Every estate plan consultation is unique. Clients bring up many and various concerns. However, the prime concern of all clients is that their assets pass to their beneficiaries as they intend.
Since life does not always go as planned, we work with clients to look ahead to “what if’s” that may come to pass. For example, ‘what if a beneficiary predeceases me, who will receive their share?’ or, ‘what if assets pass to beneficiaries too young or immature to handle the gift, who will manage the assets? How will they be managed?’
The planning for these and other contingencies are drafted into the Will and/or Trust. If the contingencies arise, the plan laid out in detail in the Will or Trust is carried out and applied comprehensively to all assets in the estate.
The General Concern
Bankers, financial advisors, insurance agents, and pension administrators will routinely ask customers if they would like to list beneficiaries, so the assets pass directly to the persons. In ideal circumstances such designations can and do work. However, in circumstances anything less than ideal, they often lead to unintended results.
As the example shows, beneficiary designations cannot do what a Will or Trust can do. They cover few contingencies, do not provide for asset management, and varying payment provisions at varying financial institutions will give you varying results – all compounded by the varying ability of varying account reps to recognize and implement legal planning issues. Plus, because account designations are so limited and vary in implementation, changing circumstances often requires piecemeal changing of multiple accounts. Coupled with the fact that most people forget, fail, or may be unable to update all or even some accounts when circumstances change, there is a real danger intentions will not be carried out.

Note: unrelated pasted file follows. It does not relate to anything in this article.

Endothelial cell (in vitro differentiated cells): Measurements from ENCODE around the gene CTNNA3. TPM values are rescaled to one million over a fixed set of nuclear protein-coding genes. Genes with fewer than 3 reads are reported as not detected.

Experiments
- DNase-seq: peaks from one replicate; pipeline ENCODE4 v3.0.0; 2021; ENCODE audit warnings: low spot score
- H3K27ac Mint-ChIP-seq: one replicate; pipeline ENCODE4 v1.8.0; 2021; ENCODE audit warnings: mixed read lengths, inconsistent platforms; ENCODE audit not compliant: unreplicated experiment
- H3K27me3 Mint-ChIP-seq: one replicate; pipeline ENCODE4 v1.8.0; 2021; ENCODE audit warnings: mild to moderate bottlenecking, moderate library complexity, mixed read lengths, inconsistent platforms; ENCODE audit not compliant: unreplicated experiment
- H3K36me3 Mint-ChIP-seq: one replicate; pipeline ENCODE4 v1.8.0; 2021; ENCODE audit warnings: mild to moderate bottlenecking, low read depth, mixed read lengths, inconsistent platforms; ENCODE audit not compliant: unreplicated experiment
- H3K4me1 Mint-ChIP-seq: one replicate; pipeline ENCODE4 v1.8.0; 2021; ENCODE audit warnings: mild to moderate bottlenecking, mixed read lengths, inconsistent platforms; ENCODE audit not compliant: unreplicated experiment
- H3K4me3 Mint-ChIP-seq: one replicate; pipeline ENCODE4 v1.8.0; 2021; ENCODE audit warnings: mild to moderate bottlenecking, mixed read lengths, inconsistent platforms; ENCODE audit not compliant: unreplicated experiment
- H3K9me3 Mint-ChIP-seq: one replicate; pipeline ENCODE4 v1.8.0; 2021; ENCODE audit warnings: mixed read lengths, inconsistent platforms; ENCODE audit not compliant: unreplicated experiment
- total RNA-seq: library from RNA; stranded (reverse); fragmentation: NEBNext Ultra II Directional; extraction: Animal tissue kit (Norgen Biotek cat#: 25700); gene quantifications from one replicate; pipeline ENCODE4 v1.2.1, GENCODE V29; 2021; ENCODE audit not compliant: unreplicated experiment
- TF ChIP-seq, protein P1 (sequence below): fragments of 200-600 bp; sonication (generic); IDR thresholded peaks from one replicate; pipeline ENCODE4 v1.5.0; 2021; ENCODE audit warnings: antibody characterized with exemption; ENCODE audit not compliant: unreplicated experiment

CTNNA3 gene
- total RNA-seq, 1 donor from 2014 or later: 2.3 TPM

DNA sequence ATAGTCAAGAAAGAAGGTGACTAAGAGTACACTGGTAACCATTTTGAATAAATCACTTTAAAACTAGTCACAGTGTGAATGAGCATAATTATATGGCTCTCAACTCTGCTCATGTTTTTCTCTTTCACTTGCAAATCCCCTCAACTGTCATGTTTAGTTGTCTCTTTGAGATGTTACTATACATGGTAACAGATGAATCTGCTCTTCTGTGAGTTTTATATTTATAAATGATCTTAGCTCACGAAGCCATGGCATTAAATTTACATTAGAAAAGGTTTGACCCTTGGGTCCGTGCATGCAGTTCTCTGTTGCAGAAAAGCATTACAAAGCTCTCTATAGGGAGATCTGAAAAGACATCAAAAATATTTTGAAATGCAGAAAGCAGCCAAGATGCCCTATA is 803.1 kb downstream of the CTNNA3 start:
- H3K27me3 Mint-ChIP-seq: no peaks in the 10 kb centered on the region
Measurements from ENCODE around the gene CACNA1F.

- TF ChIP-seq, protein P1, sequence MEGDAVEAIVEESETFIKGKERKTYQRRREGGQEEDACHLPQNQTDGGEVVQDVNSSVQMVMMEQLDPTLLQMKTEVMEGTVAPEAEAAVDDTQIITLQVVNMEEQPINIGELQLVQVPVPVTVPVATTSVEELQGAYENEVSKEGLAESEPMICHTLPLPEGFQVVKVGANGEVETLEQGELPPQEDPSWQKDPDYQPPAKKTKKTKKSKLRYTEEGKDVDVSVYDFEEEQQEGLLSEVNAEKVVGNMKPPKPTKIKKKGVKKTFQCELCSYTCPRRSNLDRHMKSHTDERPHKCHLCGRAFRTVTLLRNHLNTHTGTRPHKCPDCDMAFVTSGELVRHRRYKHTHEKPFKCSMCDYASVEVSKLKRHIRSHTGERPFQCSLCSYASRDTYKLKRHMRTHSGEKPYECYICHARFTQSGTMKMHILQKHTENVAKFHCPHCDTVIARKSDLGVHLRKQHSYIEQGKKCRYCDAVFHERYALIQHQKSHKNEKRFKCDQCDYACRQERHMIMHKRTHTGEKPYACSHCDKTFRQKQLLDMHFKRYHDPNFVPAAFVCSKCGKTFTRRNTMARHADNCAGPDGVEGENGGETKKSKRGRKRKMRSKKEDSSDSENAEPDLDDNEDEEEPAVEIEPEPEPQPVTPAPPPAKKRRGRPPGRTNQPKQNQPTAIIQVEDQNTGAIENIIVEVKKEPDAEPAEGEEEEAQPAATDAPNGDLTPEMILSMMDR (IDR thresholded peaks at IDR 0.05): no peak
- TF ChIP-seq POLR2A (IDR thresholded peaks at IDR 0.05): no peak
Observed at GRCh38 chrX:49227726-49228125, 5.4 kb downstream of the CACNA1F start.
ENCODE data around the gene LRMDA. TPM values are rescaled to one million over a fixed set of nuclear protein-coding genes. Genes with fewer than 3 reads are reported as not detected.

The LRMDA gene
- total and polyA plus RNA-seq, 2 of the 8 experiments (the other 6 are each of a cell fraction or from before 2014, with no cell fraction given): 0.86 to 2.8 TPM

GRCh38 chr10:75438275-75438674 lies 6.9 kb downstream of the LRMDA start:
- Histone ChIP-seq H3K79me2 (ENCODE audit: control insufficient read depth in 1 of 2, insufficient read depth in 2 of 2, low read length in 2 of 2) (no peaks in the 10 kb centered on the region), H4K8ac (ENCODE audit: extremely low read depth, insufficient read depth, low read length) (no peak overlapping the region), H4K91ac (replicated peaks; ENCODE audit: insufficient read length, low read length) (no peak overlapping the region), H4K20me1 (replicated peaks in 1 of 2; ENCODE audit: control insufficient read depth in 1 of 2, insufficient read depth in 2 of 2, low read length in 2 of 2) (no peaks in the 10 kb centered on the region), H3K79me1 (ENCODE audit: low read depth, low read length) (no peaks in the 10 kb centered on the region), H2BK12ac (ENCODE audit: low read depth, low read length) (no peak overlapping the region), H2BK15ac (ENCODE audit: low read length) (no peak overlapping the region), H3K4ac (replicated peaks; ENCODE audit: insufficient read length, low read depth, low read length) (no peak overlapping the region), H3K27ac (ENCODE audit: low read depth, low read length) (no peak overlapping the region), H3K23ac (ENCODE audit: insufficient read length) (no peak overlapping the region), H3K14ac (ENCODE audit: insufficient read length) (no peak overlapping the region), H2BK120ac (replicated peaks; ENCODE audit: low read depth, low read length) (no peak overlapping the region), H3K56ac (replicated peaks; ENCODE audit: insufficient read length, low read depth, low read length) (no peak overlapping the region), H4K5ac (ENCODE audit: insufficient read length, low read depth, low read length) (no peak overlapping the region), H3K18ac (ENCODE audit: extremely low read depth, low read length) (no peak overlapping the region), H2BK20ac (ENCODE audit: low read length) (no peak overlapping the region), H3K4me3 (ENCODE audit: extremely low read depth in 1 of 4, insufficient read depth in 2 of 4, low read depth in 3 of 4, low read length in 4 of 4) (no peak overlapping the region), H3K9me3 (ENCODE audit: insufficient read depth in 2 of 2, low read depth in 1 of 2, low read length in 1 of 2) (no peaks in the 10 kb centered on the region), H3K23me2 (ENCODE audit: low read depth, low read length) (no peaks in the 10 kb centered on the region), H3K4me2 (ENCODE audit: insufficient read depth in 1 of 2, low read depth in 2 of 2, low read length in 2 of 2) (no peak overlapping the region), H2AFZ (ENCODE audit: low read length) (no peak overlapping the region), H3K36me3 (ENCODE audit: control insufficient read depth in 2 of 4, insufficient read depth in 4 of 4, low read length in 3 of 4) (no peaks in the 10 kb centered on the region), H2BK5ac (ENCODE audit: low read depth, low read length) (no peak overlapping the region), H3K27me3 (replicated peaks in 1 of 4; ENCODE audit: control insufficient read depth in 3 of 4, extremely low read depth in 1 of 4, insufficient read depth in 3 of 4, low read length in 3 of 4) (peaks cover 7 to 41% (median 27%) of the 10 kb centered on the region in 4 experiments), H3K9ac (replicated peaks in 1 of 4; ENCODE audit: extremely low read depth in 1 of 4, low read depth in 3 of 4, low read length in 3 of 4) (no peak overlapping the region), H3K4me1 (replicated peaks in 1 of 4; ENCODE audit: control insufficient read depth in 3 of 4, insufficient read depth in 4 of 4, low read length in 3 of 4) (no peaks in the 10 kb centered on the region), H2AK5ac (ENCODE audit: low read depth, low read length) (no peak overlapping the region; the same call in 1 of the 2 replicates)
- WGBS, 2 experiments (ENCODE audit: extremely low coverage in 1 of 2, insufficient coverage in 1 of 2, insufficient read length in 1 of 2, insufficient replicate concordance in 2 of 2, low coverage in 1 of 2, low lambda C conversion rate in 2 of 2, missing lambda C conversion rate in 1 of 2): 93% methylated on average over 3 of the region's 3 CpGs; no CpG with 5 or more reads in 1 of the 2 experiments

The General Recommendation
If there are no tax or other planning concerns:
- If you are single, there should be no beneficiaries named on any of your accounts.
- If you are married, and you wish your assets to pass to your spouse, then you can safely designate your spouse as beneficiary on your accounts and policies. There should be no secondary or contingent beneficiaries named.
IRA’s & Pension’s: Time & Taxes
Many advisors are sensitive to these issues and will refer you to your attorney. Some believe they are saving you time & taxes, especially regarding IRA’s.
The fact is whether IRA’s are paid direct or through an estate, beneficiaries enjoy substantially the same tax benefits. Also, there is little, if any, added cost or time in having pensions/IRA’s pass with other assets in an estate. However, the cost of having your assets not pass as intended….
Let the Will / Trust you created carry out the work it was intended to do. Please also check with us. We are available to discuss the topic, at no cost.